By the time she reached Oyingbo market, the sun was peeping out from behind the morning clouds. She was nearing a busy part of the town and there were already people about. The early market sellers were making their way to the stalls in single file, their various bundles tied and balanced unwaveringly on their heads. She collided with an angry Hausa beggar who, vacating one of the open stalls where he had spent the night, was heading for the tarred road to start his day's begging;. He was blind and walked with his stick held menacingly straight in front of him; his other hand clutched shakily at his begging calabash. Nnu Ego in her haste almost knocked the poor man down, running straight into him as if she too was without the use of her eyes. There followed a loud curse, and an unintelligible outpouring from the mouth of the beggar in his native Hausa language, which few people in Lagos understood. His calabash went flying from his shaky hand, and he swung his stick in the air to emphasise his loud curse.

    "Dan duru ba!" he shouted. He imagined that, early as it was, he was being attacked by money snatchers who were wont to rob the beggars, especially blind ones, of their daily alms. Nnu Ego just managed to escape the fury of the beggar's stick as she picked up the calabash for him. She did this wordlessly though she was breathing hard. There was nothing she could have said to this man who was enjoying his anger, recounting what he thought was about to happen to him in Hausa. He went on cursing and swinging his stick in the air as Nnu Ego left him.

    She began to feel fatigued, and from time to time whimpered like a frightened child; yet she walked fast, resentful that she should feel any physical hurt at all. As she walked, pain and anger fought inside her; sometimes anger came to the fore, but the emotional pain always won. And that was what she wanted to end, very, very quickly. She would soon be there, she told herself. It would all soon be over, right there under the deep water that ran below Carter Bridge. Then she would be able to seek out and meet her chi, her personal god, and she would ask her why she had punished her so. She knew her chi was a woman, not just because to her way of thinking only a woman would be so thorough in punishing another. Apart from that, had she not been told many times at home in Ibuza that her chi was a slave woman who had been forced to die with her mistress when the latter was being buried? So the slave woman was making sure that Nnu Ego's own life was nothing but a catalogue of disasters. Well, now she was going to her, to the unforgiving slave princess from a foreign land, to talk it all over with her, not on this earth but in the land of the dead, there deep beneath the waters of the sea.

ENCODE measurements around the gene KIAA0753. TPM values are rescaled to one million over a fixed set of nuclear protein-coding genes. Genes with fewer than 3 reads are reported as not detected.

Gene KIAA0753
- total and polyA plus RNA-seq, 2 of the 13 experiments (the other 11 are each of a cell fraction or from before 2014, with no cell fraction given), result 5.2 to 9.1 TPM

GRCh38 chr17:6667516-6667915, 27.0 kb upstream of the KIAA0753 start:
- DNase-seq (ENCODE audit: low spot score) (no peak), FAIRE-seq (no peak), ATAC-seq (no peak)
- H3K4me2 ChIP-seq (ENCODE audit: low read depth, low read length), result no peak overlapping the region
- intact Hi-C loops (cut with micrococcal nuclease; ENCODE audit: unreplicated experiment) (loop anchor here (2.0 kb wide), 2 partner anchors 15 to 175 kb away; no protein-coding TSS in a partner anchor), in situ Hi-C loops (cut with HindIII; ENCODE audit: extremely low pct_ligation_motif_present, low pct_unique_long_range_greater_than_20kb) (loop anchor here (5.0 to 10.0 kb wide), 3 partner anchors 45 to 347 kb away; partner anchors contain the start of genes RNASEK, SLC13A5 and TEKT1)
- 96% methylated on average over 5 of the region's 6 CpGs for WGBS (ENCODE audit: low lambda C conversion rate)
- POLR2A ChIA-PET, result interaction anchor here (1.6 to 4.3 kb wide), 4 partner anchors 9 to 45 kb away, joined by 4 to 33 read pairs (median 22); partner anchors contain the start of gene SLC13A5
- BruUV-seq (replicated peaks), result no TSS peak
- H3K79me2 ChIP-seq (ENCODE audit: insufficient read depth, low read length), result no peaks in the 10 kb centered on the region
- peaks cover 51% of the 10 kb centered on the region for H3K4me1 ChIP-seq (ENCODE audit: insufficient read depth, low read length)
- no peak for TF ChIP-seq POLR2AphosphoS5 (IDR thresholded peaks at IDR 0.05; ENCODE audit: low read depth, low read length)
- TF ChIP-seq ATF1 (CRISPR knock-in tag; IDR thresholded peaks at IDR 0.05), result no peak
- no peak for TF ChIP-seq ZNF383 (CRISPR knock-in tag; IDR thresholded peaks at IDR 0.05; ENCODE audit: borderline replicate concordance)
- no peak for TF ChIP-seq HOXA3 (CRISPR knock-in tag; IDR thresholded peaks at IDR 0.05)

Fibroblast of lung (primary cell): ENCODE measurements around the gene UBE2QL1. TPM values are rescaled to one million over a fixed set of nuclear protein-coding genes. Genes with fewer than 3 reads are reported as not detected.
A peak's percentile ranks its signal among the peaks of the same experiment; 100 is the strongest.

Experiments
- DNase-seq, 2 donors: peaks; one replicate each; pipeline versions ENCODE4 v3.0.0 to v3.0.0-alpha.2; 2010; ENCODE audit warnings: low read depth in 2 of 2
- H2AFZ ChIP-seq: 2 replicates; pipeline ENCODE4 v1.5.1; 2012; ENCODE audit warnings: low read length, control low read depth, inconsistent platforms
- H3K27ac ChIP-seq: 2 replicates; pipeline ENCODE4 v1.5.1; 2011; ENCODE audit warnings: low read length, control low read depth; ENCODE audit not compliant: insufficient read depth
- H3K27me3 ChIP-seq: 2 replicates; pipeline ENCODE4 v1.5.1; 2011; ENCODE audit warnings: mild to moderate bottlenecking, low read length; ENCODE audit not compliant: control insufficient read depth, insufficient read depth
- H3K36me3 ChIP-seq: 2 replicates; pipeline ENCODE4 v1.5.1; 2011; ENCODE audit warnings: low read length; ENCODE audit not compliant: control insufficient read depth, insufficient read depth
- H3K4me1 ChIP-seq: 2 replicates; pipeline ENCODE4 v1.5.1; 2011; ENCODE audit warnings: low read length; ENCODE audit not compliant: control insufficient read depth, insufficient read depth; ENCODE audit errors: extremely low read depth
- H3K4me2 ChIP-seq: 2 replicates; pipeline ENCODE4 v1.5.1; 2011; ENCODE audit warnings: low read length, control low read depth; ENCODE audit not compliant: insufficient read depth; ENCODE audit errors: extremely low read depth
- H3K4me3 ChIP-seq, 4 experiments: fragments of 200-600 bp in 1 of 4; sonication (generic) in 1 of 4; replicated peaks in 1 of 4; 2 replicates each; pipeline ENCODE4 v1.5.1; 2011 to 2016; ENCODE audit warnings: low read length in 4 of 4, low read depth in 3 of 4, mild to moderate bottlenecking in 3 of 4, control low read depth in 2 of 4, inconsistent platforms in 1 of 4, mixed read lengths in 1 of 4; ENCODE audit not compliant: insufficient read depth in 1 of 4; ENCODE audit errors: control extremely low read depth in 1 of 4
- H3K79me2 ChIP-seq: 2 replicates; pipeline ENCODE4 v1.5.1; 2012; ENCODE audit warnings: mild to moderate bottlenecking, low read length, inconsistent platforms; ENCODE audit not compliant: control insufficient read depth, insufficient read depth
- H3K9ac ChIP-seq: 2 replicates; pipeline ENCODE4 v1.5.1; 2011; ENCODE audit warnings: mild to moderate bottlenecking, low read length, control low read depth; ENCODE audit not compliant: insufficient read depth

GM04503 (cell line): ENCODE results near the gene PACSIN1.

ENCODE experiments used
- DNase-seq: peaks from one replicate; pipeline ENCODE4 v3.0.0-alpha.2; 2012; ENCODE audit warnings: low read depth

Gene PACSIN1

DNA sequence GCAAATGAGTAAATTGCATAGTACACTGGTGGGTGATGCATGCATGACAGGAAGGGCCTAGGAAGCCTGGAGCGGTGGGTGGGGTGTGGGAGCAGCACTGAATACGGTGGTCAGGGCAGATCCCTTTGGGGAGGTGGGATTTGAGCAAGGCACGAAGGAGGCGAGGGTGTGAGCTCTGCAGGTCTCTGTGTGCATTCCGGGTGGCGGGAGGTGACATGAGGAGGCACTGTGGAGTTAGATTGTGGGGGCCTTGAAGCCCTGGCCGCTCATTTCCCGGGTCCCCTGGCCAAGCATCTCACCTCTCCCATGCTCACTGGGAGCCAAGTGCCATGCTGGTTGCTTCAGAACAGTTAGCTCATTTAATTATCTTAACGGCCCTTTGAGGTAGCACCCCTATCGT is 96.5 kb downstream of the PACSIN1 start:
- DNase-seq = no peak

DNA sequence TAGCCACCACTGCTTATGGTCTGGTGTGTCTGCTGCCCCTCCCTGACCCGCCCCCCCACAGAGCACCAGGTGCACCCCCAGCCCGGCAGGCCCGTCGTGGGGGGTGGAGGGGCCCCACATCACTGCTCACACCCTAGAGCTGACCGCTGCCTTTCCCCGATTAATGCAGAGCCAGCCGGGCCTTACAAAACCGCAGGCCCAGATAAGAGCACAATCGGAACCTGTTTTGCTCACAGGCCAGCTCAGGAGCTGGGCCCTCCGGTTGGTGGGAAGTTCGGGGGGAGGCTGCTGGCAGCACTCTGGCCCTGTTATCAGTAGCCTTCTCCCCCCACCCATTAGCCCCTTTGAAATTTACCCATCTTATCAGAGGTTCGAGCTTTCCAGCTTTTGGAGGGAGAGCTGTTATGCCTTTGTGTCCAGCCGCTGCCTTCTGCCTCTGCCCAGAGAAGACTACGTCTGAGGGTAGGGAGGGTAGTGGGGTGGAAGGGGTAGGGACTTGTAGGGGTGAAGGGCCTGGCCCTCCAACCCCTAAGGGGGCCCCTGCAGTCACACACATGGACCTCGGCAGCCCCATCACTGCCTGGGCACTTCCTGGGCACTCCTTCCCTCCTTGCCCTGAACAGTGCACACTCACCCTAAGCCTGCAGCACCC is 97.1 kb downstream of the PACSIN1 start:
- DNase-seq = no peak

It is said that those about to die, be it by drowning or by a gradual terminal illness, use their last few moments of consciousness going through their life kaleidoscopically, and Nnu Ego was no exception. Hers had started twenty-five years previously in a little Ibo town called Ibuza.

Chapter Two

The Mother's Mother

Nwokocha Agbadi was a very wealthy local chief. He was a great wrestler, and was glib and gifted in oratory. His speeches were highly spiced with sharp anecdotes and thoughtful proverbs. He was taller than most and, since he was born in an age when physical prowess determined one's role in life, people naturally accepted him as a leader. Like most handsome men who are aware of their charismatic image, he had many women in his time. Whenever they raided a neighbouring village, Agbadi was sure to come back with the best-looking women. He had a soft spot for those from big houses, daughters of chiefs and rich men. He knew from experience that such women had an extra confidence and sauciness even in captivity. And that type of arrogance, which even captivity could not diminish, seemed to excite some wicked trait in him. In his young days, a woman who gave in to a man without first fighting for her honour was never respected. To regard a woman who is quiet and timid as desirable was something that came after his time, with Christianity and other changes. Most of the women Nwokocha Agbadi chose as his wives and even slaves were those who could match his arrogance, his biting sarcasm, his painful jokes, and also, when the mood called, his human tenderness.

    He married a few women in the traditional sense, but as he watched each of them sink into domesticity and motherhood he was soon bored and would go further afield for some other exciting, tall and proud female. This predilection of his extended to his mistresses as well.

    Agbadi was from Ogboli, a village of people who, legend said, had lived in that part of what is now Ibuza before the Eastern Ibo people from Isu came and settled there with them. The Ogboli people allowed the founder of Ibuza to stay, and bestowed titles on him and his descendants. They also inherited most of the widows of the newcomers. This was the arrangement for a long time, until the people of Ibuza grew in number and strength, and those of Ogboli somehow diminished. It is still not known why this was so, though some claim that many of them emigrated to neighbouring towns like Asaba. But that is by the way. The Ibuza people, who came from the eastern part of Nigeria, fought and won many civil battles against their hosts. They won their freedom of movement to the extent that they started crowning themselves and refused to send their wives to the Ogboli people again.